For decades, Woodrow Wilson has been remembered as either a paternalistic liberal or reactionary conservative at home and as a naïve idealist or cynical imperialist abroad. Historians’ harsh judgments of Wilson are understandable. He won two elections by promising a deliberative democratic process that would ensure justice and political empowerment for all. Yet under Wilson, Jim Crow persisted, interventions in Latin America increased, and a humiliating peace settlement was forced upon Germany. A generation after Wilson, stark inequalities and injustices still plagued the nation, myopic nationalism hindered its responsible engagement in world affairs, and a second vastly destructive global conflict threatened the survival of democracy worldwide—leaving some Americans today to wonder what, exactly, the buildings and programs bearing his name are commemorating. In Power without Victory, Trygve Throntveit argues that there is more to the story of Wilson than these sad truths. Throntveit makes the case that Wilson was not a “Wilsonian,” as that term has come to be understood, but a principled pragmatist in the tradition of William James. He did not seek to stamp American-style democracy on other peoples, but to enable the gradual development of a genuinely global system of governance that would maintain justice and facilitate peaceful change—a goal that, contrary to historical tradition, the American people embraced. In this brilliant intellectual, cultural, and political history, Throntveit gives us a new vision of Wilson, as well as a model of how to think about the complex relationship between the world of ideas and the worlds of policy and diplomacy.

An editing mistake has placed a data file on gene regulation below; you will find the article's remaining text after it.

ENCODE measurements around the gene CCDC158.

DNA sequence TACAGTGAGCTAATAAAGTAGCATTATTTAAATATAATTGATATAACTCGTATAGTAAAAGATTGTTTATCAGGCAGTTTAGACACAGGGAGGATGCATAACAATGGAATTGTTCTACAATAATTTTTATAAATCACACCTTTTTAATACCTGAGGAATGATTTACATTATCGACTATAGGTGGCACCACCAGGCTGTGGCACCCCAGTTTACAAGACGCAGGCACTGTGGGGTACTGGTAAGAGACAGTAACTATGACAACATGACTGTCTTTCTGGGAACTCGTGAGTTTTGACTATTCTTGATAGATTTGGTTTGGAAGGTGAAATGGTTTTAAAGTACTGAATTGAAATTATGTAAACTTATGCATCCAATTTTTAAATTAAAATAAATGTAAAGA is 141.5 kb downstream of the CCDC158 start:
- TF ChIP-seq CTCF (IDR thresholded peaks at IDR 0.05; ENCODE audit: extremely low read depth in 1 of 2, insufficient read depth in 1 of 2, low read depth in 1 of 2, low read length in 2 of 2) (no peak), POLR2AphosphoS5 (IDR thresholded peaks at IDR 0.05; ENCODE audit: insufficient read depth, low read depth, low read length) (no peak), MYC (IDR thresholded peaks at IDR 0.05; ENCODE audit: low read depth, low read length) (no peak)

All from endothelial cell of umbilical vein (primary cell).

|Publisher:||University of Chicago Press|
|Edition description:||New Edition|
|Product dimensions:||6.00(w) x 8.80(h) x 1.10(d)|
About the Author
Trygve Throntveit is Dean’s Fellow for Civic Studies at the University of Minnesota College of Education and Human Development. He is the author of William James and the Quest for an Ethical Republic.
Table of Contents
Introduction 1. The Ethical Republic 2. Common Counsel 3. A Certain Blindness 4. Trials of Neutrality 5. Trojan Horsemanship 6. Provincials No Longer 7. The Will to Believe 8. The Fable of the Fourteen Points 9. A Living Thing Is Born Conclusion: Power without Victory and the Right to Believe
Acknowledgments Abbreviations of Names and Sources Used in the Notes Notes Index